Do Central Banks Respond to Exchange Rate Movements? Some New Evidence from Structural Estimation

Wei Dong
This paper investigates the impact of exchange rate movements on the conduct of monetary policy in Australia, Canada, New Zealand and the United Kingdom. We develop and estimate a structural general equilibrium two-sector model with sticky prices and wages and limited exchange rate pass-through. Different specifications for the monetary policy rule and the real exchange rate process are examined. The results indicate that the Reserve Bank of Australia, the Bank of Canada and the Bank...

On Commodity-Sensitive Currencies and Inflation Targeting

Kevin Clinton
Two aspects of the recent monetary history of Canada, Australia, and New Zealand stand out: the sensitivity of their dollars to prices of resource-based commodities, and inflation targeting. This paper explores various aspects of these phenomena. It uses standard empirical models, and an investigation of the different approaches to inflation targeting in the three countries—including a case study of the 1998 international financial crisis—to assess how well a floating currency serves a resource-rich economy, and...

Globalization and Inflation: The Role of China

Denise Côté & Carlos De Resende
In this paper, we develop a theoretical model which identifies four channels–import prices, competition with domestic suppliers and workers, and commodity prices–through which price- and wage-setting conditions in country j may affect inflation in country i. We estimate a dynamic inflation equation derived from the theoretical model using a quarterly dataset of eighteen OECD countries over the 1984-2006 period. Although our methodology can be applied to any pair of countries, we focus on the effect...

The Welfare Implications of Fiscal Dominance

Carlos De Resende & Nooman Rebel
This paper studies the interdependence between fiscal and monetary policy in a DSGE model with sticky prices and non-zero trend inflation. We characterize the fiscal and monetary policies by a rule whereby a given fraction k of the government debt must be backed by the discounted value of current and future primary surpluses. The remaining fraction of debt is backed by seigniorage revenues. When k = 1, there is no fiscal dominance, since the fiscal...

Downward Nominal Wage Rigidity in Canada: Evidence from Micro- Level Data

Dany Brouillette, Olena Kostyshyna & Natalia Kyui
We assess the importance of downward nominal wage rigidity (DNWR) in Canada using both firm- and worker-level microdata. In particular, we analyze employer-level administrative data from the Major Wage Settlements (MWS) and household-based survey data from the Survey of Labour Income Dynamics (SLID). MWS data cover large unionized firms in Canada, while SLID is a rich rotating panel representative of the employed population in Canada. Combining both sources of information allows for a more extensive...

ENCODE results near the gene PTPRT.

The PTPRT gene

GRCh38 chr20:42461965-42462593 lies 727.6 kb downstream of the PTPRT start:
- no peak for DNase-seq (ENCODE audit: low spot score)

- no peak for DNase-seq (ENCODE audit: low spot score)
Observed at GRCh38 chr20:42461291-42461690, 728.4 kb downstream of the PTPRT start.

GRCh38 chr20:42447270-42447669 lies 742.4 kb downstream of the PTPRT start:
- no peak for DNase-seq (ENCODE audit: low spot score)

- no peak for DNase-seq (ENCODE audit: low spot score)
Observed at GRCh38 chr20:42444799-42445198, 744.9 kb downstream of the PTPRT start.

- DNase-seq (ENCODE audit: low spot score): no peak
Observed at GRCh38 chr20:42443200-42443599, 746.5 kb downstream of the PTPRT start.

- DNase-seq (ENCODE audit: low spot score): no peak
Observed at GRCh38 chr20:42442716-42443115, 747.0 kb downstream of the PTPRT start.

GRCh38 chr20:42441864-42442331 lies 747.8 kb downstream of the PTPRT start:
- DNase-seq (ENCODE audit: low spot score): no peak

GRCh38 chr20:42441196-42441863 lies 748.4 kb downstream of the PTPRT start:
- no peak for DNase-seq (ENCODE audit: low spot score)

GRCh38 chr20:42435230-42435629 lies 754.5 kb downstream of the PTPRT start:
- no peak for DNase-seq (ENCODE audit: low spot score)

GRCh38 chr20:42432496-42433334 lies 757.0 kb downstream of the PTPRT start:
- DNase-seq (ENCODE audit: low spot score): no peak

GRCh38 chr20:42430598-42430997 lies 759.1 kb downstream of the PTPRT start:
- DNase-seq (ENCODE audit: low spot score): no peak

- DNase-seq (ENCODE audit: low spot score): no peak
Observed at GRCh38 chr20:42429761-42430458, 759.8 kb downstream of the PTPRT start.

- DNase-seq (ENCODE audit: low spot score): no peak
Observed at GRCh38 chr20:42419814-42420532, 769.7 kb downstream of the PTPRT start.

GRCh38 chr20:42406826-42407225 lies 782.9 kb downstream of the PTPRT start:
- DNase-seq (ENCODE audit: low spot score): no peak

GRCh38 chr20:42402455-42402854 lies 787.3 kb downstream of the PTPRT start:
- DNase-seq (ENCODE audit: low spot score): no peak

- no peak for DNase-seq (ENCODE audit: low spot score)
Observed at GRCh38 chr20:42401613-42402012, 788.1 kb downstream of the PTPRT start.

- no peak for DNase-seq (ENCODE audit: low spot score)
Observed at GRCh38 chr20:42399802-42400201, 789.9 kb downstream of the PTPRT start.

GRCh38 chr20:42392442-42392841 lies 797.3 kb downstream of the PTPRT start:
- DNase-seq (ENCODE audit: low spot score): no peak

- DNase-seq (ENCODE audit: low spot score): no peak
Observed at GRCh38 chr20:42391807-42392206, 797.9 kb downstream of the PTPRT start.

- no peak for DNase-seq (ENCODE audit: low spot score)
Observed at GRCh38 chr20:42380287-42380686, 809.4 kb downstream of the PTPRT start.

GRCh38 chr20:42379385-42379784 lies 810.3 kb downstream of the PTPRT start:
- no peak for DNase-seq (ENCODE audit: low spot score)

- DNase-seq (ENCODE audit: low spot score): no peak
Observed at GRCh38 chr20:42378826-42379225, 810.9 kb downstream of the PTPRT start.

Non-Linearities, Model Uncertainty, and Macro Stress Testing

Miroslav Misina & David Tessier
A distinguishing feature of macro stress testing exercises is the use of macroeconomic models in scenario design and implementation. It is widely agreed that scenarios should be based on "rare but plausible" events that have either resulted in vulnerabilities in the past or could do so in the future. This requirement, however, raises a number of difficult statistical and methodological problems. Economic models, as well as the statistical models of the relationships among economic variables,...

The Role of Bank Capital in the Propagation of Shocks

Cesaire Meh & Kevin Moran
Recent events in financial markets have underlined the importance of analyzing the link between the financial health of banks and real economic activity. This paper contributes to this analysis by constructing a dynamic general equilibrium model in which the balance sheet of banks affects the propagation of shocks. We use the model to conduct quantitative experiments on the economy's response to technology and monetary policy shocks, as well as to disturbances originating within the banking...

Are Long-Horizon Expectations (De-)Stabilizing? Theory and Experiments

George Evans, Cars Hommes, isabelle salle & Bruce McGough
Most models in finance assume that agents make trading plans over the infinite future. We consider instead that they are boundedly rational and may only form forecasts over a limited horizon.

Empirical Likelihood Block Bootstrapping

Jason Allen, Allan W. Gregory & Katsumi Shimotsu